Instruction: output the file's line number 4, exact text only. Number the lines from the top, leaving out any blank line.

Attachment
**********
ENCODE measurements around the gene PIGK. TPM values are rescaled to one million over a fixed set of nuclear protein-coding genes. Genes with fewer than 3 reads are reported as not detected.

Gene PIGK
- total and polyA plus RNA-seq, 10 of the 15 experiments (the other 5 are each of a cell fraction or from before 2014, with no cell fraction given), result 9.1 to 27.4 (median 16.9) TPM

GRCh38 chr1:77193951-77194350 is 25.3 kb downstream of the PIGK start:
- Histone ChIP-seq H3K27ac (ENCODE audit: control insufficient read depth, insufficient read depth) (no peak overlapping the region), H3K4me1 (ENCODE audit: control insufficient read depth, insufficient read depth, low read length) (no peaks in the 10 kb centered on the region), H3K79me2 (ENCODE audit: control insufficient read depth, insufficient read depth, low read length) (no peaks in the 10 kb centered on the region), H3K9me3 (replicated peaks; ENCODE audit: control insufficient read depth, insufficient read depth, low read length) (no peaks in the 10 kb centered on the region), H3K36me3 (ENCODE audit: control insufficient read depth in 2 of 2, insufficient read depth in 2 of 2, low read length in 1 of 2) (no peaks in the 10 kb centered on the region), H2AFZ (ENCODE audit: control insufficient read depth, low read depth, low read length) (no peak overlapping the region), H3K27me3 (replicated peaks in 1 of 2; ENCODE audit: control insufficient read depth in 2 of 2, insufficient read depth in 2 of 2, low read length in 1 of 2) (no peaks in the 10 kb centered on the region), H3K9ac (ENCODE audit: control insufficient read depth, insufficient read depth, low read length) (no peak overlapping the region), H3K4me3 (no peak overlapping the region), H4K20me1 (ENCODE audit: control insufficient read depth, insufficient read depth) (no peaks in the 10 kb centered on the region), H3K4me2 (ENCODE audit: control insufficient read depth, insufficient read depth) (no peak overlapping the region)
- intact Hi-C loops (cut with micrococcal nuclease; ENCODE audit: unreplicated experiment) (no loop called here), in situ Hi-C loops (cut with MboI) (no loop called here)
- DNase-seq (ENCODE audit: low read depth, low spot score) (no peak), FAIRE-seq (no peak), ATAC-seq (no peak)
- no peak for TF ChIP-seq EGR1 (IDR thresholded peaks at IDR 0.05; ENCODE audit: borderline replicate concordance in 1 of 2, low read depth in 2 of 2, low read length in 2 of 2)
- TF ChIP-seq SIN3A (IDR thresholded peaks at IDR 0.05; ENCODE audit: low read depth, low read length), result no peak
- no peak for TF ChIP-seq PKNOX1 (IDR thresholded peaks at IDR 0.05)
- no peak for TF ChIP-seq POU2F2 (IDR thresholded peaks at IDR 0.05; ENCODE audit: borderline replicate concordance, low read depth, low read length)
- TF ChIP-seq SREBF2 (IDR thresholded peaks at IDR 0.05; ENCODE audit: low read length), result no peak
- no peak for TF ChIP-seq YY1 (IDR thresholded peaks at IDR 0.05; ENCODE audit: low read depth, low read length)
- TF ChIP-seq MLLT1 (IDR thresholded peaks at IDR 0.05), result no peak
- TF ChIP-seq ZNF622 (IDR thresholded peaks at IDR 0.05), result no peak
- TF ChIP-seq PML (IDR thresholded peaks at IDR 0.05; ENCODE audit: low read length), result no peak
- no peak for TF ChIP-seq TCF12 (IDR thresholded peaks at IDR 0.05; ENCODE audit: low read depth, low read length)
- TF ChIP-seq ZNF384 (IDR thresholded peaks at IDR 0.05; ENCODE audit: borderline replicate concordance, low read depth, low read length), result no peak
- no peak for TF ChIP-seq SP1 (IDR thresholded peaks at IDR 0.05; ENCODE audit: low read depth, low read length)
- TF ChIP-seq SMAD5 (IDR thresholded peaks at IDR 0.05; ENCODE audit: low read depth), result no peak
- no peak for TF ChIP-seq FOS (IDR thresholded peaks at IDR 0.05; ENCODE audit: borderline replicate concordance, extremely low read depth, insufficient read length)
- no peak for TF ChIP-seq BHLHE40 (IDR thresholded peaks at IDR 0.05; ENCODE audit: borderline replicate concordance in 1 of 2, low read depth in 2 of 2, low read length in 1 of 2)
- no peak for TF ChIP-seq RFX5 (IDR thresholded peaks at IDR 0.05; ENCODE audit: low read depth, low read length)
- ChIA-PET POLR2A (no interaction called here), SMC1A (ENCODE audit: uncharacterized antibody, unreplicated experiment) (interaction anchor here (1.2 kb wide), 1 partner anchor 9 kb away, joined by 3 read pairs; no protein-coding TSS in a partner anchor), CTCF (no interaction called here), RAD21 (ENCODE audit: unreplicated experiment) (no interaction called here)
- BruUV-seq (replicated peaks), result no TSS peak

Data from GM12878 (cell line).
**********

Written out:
GRCh38 chr1:77193951-77194350 is 25.3 kb downstream of the PIGK start: